After installing some of the dependencies needed to compile PHP (dev versions of various system libraries and build tools), and tying without any luck to compile a tar.gz snapshot of PHP 6, I checked out the sources from SVN, and got it working. After much trial and error, I succeeded using this configure command:

./configure --with-apxs2=/usr/bin/apxs2 --with-mysql --prefix=/opt/php6 --with-regex --with-libxml-dir=/usr/lib --with-openssl=/usr/lib --with-pcre-regex --with-curl --enable-exif --with-gd --enable-gd-native-ttf --with-gettext --with-mhash --with-imap --with-imap-ssl --enable-mbstring --with-mcrypt --with-mssql --with-mysql --with-mysqli --enable-pcntl --with-pspell --with-libedit --with-readline --enable-shmop --enable-soap --enable-sockets --enable-sysvmsg --enable-sysvsem --enable-sysvshm --with-tidy --with-xmlrpc --with-xsl --with-openssl=/usr --with-kerberos --enable-embedded-mysqli=shared --with-pdo-mysql=shared --enable-shared=yes --with-fbsql=no --with-interbase=no --with-oci8=no --with-adabas=no --with-pdo-firebird=no --with-pdo-oci=no --with-pdo-odbc=no --with-pgsql=no --with-pdo-pgsql=no --with-recode=no --with-snmp=no --with-sybase-ct=no --enable-debug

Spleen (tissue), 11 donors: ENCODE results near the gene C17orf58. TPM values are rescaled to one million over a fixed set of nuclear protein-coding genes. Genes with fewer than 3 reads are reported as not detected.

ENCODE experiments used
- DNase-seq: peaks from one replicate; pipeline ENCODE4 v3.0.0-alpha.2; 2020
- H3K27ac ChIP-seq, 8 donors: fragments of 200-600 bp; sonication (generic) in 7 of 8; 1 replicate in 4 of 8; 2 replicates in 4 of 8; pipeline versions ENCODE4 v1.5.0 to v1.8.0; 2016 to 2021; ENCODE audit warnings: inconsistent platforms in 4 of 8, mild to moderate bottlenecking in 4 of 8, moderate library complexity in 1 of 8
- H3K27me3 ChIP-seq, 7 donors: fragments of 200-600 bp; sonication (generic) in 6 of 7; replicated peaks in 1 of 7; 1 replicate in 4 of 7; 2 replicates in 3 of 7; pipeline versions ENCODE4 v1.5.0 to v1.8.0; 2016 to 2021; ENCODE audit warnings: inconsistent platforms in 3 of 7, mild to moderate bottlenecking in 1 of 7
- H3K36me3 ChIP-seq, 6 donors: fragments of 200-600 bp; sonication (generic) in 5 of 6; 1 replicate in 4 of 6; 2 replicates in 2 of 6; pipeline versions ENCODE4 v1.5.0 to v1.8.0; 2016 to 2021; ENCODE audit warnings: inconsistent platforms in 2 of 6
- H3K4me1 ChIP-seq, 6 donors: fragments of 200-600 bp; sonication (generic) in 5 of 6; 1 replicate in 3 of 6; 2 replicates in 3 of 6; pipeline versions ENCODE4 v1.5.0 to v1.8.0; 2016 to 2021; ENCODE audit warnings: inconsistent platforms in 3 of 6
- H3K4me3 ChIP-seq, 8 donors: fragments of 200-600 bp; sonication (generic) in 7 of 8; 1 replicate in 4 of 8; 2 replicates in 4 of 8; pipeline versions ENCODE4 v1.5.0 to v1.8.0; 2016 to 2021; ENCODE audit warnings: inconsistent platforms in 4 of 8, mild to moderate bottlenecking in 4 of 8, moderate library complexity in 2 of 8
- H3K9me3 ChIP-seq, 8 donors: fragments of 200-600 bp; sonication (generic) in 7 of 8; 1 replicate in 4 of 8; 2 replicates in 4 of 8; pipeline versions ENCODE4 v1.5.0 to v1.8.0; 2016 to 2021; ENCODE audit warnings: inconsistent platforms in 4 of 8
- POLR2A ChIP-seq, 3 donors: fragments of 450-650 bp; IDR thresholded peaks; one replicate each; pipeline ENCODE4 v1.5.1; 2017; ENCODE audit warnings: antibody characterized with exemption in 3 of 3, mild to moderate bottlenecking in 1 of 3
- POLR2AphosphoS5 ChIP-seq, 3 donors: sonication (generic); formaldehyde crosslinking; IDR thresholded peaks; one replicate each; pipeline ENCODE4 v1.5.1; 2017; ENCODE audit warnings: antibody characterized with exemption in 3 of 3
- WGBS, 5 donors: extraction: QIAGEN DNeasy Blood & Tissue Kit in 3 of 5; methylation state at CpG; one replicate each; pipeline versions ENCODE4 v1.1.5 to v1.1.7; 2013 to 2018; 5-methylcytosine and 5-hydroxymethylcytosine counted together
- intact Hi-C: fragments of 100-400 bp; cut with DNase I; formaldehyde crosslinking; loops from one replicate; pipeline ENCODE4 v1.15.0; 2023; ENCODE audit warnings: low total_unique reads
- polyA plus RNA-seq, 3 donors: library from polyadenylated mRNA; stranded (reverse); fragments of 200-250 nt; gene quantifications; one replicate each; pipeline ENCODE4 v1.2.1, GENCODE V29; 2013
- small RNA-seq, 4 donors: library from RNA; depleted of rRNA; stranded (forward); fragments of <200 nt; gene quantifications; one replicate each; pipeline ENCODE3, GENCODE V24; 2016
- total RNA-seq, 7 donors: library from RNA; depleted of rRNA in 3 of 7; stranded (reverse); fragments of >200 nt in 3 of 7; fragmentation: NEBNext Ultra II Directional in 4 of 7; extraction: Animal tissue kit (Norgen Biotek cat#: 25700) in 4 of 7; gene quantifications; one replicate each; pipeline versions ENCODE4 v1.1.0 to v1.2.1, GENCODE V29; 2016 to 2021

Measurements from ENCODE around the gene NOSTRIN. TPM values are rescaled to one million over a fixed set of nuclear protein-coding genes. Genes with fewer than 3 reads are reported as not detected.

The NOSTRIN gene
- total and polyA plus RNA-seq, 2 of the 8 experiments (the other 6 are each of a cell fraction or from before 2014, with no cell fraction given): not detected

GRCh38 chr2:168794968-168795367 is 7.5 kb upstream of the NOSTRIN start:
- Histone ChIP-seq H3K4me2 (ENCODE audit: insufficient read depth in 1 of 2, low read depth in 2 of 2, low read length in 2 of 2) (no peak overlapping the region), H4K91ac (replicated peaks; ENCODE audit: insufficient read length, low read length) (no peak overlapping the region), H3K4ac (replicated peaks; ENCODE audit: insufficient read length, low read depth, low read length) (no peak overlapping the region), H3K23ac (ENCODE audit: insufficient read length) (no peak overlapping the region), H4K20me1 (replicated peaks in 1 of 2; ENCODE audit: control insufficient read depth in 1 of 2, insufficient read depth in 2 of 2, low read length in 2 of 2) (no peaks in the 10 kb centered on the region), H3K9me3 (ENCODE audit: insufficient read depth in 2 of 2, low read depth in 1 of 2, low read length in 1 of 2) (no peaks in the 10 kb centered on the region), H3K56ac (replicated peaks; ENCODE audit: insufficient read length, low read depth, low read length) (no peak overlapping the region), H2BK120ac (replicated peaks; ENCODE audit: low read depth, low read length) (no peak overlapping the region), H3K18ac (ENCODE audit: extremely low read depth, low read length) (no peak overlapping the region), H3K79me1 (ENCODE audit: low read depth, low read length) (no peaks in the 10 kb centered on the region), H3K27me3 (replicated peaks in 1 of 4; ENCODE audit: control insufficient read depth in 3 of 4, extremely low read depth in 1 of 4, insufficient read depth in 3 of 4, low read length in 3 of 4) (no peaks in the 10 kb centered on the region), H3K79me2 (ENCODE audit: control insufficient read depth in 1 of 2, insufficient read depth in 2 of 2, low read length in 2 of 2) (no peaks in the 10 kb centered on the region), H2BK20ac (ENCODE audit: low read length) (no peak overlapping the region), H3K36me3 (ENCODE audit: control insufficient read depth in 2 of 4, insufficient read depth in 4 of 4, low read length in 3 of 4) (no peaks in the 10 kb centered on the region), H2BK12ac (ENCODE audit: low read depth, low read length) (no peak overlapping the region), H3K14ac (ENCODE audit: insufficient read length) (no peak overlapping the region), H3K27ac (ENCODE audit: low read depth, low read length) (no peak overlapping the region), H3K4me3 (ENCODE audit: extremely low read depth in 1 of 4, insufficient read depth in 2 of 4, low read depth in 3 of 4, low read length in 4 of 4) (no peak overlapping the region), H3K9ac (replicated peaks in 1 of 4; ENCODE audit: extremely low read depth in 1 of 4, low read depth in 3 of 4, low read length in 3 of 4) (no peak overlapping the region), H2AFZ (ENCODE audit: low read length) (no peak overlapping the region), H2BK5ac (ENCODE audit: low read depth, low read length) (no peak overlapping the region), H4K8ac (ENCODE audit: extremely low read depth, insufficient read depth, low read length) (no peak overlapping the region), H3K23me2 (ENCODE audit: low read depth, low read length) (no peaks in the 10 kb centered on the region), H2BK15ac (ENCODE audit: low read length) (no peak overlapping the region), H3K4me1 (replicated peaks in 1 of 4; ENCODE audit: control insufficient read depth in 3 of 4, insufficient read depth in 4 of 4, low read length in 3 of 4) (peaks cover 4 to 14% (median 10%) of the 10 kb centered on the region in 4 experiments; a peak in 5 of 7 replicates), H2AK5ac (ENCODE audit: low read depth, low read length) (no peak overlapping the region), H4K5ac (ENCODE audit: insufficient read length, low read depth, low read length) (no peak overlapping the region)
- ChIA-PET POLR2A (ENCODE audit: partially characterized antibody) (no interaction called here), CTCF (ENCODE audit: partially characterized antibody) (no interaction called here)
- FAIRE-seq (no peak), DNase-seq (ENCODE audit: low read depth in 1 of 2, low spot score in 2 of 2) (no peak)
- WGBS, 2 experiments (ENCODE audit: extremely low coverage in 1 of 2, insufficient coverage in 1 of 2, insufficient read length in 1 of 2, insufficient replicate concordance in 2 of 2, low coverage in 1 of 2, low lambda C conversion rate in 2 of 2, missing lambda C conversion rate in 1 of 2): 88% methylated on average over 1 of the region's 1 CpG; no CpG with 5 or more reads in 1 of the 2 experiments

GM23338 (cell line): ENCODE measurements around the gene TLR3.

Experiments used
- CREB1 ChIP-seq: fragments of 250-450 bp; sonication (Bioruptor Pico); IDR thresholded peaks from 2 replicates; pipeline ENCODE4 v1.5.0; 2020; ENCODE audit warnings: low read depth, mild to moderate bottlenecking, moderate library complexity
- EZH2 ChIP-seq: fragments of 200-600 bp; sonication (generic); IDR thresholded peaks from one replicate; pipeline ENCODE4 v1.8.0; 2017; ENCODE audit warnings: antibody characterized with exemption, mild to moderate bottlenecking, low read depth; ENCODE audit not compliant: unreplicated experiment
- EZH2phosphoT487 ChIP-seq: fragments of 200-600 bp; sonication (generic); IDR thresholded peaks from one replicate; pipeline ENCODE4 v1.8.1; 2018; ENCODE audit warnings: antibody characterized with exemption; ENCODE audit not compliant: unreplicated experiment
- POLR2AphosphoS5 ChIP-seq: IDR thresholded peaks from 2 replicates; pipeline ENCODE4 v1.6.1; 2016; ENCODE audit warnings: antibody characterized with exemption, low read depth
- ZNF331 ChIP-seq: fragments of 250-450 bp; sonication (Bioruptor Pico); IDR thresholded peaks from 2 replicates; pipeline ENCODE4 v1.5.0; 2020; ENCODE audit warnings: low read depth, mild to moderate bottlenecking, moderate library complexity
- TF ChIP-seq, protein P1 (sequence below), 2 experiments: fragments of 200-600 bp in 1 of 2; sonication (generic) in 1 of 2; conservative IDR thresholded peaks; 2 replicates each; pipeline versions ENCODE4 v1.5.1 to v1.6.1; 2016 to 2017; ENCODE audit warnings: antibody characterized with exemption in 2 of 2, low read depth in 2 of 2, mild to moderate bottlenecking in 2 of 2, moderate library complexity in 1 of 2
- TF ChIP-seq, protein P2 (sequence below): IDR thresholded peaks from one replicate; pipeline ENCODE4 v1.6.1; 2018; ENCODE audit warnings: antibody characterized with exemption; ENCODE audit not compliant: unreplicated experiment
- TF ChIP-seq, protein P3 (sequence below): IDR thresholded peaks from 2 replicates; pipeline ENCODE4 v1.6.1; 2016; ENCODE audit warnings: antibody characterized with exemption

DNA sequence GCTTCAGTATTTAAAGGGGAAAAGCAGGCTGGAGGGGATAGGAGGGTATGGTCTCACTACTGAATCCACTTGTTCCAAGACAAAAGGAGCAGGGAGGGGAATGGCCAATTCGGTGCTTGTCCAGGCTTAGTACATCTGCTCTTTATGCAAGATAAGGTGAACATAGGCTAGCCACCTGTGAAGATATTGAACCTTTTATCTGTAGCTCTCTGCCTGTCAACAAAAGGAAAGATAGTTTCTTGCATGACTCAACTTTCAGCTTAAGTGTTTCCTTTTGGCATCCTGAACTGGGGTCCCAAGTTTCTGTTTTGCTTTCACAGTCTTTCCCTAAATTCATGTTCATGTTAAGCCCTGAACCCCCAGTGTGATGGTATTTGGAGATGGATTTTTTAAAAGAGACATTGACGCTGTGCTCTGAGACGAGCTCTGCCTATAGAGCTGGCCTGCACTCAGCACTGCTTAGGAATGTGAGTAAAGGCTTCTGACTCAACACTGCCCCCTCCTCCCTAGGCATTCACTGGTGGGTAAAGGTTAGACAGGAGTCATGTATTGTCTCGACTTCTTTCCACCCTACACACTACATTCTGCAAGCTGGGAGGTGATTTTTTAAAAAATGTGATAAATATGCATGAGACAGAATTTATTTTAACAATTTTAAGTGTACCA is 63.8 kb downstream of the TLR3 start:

After that, make and sudo make install. During the make install command, the script complained about httpd.conf not containig any LoadModule section. In Debian and Debian based distros, like Ubuntu, the Apache settings are split over multiple files. Every apache module has a .conf and a .load file in /etc/apache2/mods-available.

The .load file contains the specific LoadModule directive, and the .conf file contains module specific configurations. The reason for this is to make it simpler to activate/deactivate a specific module using the a2enmod and a2dismod commands, which create or destroy symlinks for the .conf and .load files from /etc/apache2/mods-available to /etc/apache2/mods-enabled. During Apache’s startup, it loads any .load files in the mods-available folder, then it loads any .conf files in the same folder.